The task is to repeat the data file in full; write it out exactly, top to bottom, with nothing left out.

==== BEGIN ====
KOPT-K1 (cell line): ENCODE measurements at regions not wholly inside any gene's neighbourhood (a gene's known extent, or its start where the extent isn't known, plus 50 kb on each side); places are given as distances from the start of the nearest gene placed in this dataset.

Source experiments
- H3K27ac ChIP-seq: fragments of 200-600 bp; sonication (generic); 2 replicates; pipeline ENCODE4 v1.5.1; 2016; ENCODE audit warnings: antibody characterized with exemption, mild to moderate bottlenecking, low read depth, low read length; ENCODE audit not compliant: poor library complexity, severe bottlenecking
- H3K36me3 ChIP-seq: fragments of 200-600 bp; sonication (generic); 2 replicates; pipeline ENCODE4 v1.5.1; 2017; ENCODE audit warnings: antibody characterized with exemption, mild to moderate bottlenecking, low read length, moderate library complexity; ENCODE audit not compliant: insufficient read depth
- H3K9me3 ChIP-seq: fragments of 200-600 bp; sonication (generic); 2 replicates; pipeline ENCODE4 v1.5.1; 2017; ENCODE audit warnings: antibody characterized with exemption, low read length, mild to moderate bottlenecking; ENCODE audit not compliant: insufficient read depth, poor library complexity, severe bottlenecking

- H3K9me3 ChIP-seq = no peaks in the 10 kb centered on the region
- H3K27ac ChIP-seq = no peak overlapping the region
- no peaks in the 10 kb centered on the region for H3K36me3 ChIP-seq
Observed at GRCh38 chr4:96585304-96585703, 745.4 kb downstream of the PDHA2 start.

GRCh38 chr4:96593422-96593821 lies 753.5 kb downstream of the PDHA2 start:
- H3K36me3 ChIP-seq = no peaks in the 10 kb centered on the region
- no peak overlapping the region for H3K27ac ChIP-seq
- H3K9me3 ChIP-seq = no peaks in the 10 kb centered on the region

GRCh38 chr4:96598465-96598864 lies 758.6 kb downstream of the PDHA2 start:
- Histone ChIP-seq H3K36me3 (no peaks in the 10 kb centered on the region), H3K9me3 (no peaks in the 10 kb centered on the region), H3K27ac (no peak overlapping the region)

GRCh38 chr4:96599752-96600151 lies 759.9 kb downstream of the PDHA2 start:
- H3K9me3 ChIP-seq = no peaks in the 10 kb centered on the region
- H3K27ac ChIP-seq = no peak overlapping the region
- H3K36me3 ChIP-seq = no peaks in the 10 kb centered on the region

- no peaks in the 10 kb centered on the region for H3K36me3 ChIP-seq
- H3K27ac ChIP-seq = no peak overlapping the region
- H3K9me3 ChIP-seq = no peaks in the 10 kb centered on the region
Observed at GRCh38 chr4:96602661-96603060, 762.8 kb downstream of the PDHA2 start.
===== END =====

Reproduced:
KOPT-K1 (cell line): ENCODE measurements at regions not wholly inside any gene's neighbourhood (a gene's known extent, or its start where the extent isn't known, plus 50 kb on each side); places are given as distances from the start of the nearest gene placed in this dataset.

Source experiments
- H3K27ac ChIP-seq: fragments of 200-600 bp; sonication (generic); 2 replicates; pipeline ENCODE4 v1.5.1; 2016; ENCODE audit warnings: antibody characterized with exemption, mild to moderate bottlenecking, low read depth, low read length; ENCODE audit not compliant: poor library complexity, severe bottlenecking
- H3K36me3 ChIP-seq: fragments of 200-600 bp; sonication (generic); 2 replicates; pipeline ENCODE4 v1.5.1; 2017; ENCODE audit warnings: antibody characterized with exemption, mild to moderate bottlenecking, low read length, moderate library complexity; ENCODE audit not compliant: insufficient read depth
- H3K9me3 ChIP-seq: fragments of 200-600 bp; sonication (generic); 2 replicates; pipeline ENCODE4 v1.5.1; 2017; ENCODE audit warnings: antibody characterized with exemption, low read length, mild to moderate bottlenecking; ENCODE audit not compliant: insufficient read depth, poor library complexity, severe bottlenecking

- H3K9me3 ChIP-seq = no peaks in the 10 kb centered on the region
- H3K27ac ChIP-seq = no peak overlapping the region
- no peaks in the 10 kb centered on the region for H3K36me3 ChIP-seq
Observed at GRCh38 chr4:96585304-96585703, 745.4 kb downstream of the PDHA2 start.

GRCh38 chr4:96593422-96593821 lies 753.5 kb downstream of the PDHA2 start:
- H3K36me3 ChIP-seq = no peaks in the 10 kb centered on the region
- no peak overlapping the region for H3K27ac ChIP-seq
- H3K9me3 ChIP-seq = no peaks in the 10 kb centered on the region

GRCh38 chr4:96598465-96598864 lies 758.6 kb downstream of the PDHA2 start:
- Histone ChIP-seq H3K36me3 (no peaks in the 10 kb centered on the region), H3K9me3 (no peaks in the 10 kb centered on the region), H3K27ac (no peak overlapping the region)

GRCh38 chr4:96599752-96600151 lies 759.9 kb downstream of the PDHA2 start:
- H3K9me3 ChIP-seq = no peaks in the 10 kb centered on the region
- H3K27ac ChIP-seq = no peak overlapping the region
- H3K36me3 ChIP-seq = no peaks in the 10 kb centered on the region

- no peaks in the 10 kb centered on the region for H3K36me3 ChIP-seq
- H3K27ac ChIP-seq = no peak overlapping the region
- H3K9me3 ChIP-seq = no peaks in the 10 kb centered on the region
Observed at GRCh38 chr4:96602661-96603060, 762.8 kb downstream of the PDHA2 start.